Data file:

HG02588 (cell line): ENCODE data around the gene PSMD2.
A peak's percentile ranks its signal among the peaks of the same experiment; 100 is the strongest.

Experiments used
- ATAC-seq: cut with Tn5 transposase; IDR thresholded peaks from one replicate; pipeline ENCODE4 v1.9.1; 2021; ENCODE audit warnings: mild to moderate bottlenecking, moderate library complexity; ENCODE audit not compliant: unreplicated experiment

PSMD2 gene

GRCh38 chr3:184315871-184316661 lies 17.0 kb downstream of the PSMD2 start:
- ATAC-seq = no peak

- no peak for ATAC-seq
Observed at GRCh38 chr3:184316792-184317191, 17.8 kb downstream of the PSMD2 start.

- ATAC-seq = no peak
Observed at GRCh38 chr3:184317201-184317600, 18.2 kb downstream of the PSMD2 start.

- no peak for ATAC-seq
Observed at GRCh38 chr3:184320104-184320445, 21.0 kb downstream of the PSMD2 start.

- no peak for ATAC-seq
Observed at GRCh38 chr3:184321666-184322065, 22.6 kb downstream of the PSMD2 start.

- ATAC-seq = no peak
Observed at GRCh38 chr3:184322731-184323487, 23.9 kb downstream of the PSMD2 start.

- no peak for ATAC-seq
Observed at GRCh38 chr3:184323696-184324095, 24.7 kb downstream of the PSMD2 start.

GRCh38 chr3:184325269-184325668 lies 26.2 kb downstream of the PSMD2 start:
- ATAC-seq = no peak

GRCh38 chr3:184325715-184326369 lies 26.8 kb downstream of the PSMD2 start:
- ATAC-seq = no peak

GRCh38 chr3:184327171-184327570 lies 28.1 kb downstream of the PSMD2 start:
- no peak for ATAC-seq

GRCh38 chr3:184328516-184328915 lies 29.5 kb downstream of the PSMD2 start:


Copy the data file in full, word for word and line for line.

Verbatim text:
HG02588 (cell line): ENCODE data around the gene PSMD2.
A peak's percentile ranks its signal among the peaks of the same experiment; 100 is the strongest.

Experiments used
- ATAC-seq: cut with Tn5 transposase; IDR thresholded peaks from one replicate; pipeline ENCODE4 v1.9.1; 2021; ENCODE audit warnings: mild to moderate bottlenecking, moderate library complexity; ENCODE audit not compliant: unreplicated experiment

PSMD2 gene

GRCh38 chr3:184315871-184316661 lies 17.0 kb downstream of the PSMD2 start:
- ATAC-seq = no peak

- no peak for ATAC-seq
Observed at GRCh38 chr3:184316792-184317191, 17.8 kb downstream of the PSMD2 start.

- ATAC-seq = no peak
Observed at GRCh38 chr3:184317201-184317600, 18.2 kb downstream of the PSMD2 start.

- no peak for ATAC-seq
Observed at GRCh38 chr3:184320104-184320445, 21.0 kb downstream of the PSMD2 start.

- no peak for ATAC-seq
Observed at GRCh38 chr3:184321666-184322065, 22.6 kb downstream of the PSMD2 start.

- ATAC-seq = no peak
Observed at GRCh38 chr3:184322731-184323487, 23.9 kb downstream of the PSMD2 start.

- no peak for ATAC-seq
Observed at GRCh38 chr3:184323696-184324095, 24.7 kb downstream of the PSMD2 start.

GRCh38 chr3:184325269-184325668 lies 26.2 kb downstream of the PSMD2 start:
- ATAC-seq = no peak

GRCh38 chr3:184325715-184326369 lies 26.8 kb downstream of the PSMD2 start:
- ATAC-seq = no peak

GRCh38 chr3:184327171-184327570 lies 28.1 kb downstream of the PSMD2 start:
- no peak for ATAC-seq

GRCh38 chr3:184328516-184328915 lies 29.5 kb downstream of the PSMD2 start: